From The Missing Issues File: Climate Change

Did I miss something, or did the two-hour English election debate go by with only one passing reference to climate change, the most urgent issue of our time?  There seems to be an inverse relationship at play between the severity of the crisis and its place on the political radar.

The issue is receiving much less attention than it did in the last federal election (the Dion factor?).  Yet the science tells us that the situation is more urgent, not less.

Last weekend, Bill McKibben (founder of, and author most recently of Eaarth: Making a Life on a Tough New Planet) gave an outstanding talk in Vancouver (to a capacity crowd of 500). Twenty years ago, McKibben’s book The End of Nature was the first to introduce the coming reality of global warming to a general audience.

Today, McKibben reminds is that that future is now. Climate change is happening. In the last year alone we have seen temperature records shattered, devastating droughts and fires in Australia and New Zealand, and because warmer air holds more water vapor, disastrous flooding, most notably in Pakistan.

McKibben also highlights the cruel global irony that the poorest countries that have contributed the least to global warming are experiencing the brunt of climate change, a reality that drives home the moral imperative at play. And he sadly noted Canada’s ignominious role in scuttling meaningful progress in global negotiations.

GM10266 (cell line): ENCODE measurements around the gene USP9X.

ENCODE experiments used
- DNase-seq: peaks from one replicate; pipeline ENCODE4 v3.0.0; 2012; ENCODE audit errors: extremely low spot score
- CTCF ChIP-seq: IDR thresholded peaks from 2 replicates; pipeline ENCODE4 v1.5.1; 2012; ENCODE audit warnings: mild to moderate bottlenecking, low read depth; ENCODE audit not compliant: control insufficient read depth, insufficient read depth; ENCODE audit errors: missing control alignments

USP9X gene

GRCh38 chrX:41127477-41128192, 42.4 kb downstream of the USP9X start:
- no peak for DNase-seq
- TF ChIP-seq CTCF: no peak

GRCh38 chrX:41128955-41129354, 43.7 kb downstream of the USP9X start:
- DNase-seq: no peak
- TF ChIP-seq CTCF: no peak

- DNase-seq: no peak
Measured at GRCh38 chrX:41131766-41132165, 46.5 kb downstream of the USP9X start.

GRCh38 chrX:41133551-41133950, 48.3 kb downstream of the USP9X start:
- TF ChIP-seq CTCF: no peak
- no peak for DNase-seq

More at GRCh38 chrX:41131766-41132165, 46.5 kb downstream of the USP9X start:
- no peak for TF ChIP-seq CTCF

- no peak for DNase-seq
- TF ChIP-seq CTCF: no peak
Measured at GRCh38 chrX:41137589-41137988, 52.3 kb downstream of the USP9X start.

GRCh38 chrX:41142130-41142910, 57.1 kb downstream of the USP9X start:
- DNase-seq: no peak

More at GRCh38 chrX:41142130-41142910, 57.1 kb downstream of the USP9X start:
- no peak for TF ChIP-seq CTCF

McKibben also had little fun with the concept of “conservative”. A direct action he recently helped organize in Washington asked participants to come “in their Sunday best.” The point was to emphasize that the radicals in all this are those willing to recklessly dump ever-increasing amounts of CO2 into the atmosphere without consideration of the consequences (that’s crazy stuff), while the true conservatives are those who want our planetary systems to maintain some semblance of what we have hitherto known.

McKibben concluded with what should be an obvious observation: the governments we elect may get to re-write tax laws, the criminal code, or immigration laws – but they do not get to re-write the laws of nature. We need a government whose policies and global negotiating position are governed by science. Rising to the challenge of global warming is the defining issue of our generation. The climate cannot afford four more years of inaction.

Winning public support (particularly in tough economic times) also requires that our policies are structured equitably and are seen to be fair. That’s what the CCPA’s BC office is modeling in our Climate Justice Project (for more on that, see here).